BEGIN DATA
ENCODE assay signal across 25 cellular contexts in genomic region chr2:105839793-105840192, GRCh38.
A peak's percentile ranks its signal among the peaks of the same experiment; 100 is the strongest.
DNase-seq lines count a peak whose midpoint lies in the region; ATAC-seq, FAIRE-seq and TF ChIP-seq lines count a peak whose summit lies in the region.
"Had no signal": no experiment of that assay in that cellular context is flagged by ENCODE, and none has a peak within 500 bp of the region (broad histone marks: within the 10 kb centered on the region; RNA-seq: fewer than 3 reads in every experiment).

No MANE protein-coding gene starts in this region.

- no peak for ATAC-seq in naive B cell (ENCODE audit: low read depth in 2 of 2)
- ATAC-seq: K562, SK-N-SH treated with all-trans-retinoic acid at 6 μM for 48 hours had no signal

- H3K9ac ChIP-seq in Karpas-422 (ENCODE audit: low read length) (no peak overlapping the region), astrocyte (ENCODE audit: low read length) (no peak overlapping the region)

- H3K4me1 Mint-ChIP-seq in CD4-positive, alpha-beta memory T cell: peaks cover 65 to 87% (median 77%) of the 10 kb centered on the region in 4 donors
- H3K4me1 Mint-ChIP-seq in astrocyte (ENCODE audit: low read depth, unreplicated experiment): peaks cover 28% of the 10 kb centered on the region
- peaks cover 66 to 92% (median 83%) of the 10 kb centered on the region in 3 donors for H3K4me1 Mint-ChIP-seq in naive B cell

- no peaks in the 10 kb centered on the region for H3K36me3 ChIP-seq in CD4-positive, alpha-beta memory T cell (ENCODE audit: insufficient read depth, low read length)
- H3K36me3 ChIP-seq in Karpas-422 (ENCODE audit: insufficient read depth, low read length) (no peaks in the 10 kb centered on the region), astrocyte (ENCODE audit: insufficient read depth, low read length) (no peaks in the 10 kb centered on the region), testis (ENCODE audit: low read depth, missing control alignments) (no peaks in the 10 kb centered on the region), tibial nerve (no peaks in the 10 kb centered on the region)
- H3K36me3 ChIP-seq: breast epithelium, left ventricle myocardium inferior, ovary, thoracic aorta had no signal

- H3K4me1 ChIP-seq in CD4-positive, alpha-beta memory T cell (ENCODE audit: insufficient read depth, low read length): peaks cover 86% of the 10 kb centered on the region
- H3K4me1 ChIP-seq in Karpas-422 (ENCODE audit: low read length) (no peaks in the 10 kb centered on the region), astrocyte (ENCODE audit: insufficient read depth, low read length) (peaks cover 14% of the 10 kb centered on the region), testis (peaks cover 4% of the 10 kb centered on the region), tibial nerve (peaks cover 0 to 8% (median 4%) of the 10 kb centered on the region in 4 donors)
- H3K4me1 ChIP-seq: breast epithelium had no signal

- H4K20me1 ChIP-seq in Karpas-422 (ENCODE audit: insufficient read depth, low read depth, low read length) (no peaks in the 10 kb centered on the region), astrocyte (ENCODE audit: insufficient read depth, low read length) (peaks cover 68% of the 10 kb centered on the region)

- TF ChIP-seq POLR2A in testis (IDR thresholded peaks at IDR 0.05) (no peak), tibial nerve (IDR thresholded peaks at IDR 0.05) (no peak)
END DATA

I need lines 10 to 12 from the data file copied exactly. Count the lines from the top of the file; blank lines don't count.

- H3K4me1 Mint-ChIP-seq in astrocyte (ENCODE audit: low read depth, unreplicated experiment): peaks cover 28% of the 10 kb centered on the region
- peaks cover 66 to 92% (median 83%) of the 10 kb centered on the region in 3 donors for H3K4me1 Mint-ChIP-seq in naive B cell

- no peaks in the 10 kb centered on the region for H3K36me3 ChIP-seq in CD4-positive, alpha-beta memory T cell (ENCODE audit: insufficient read depth, low read length)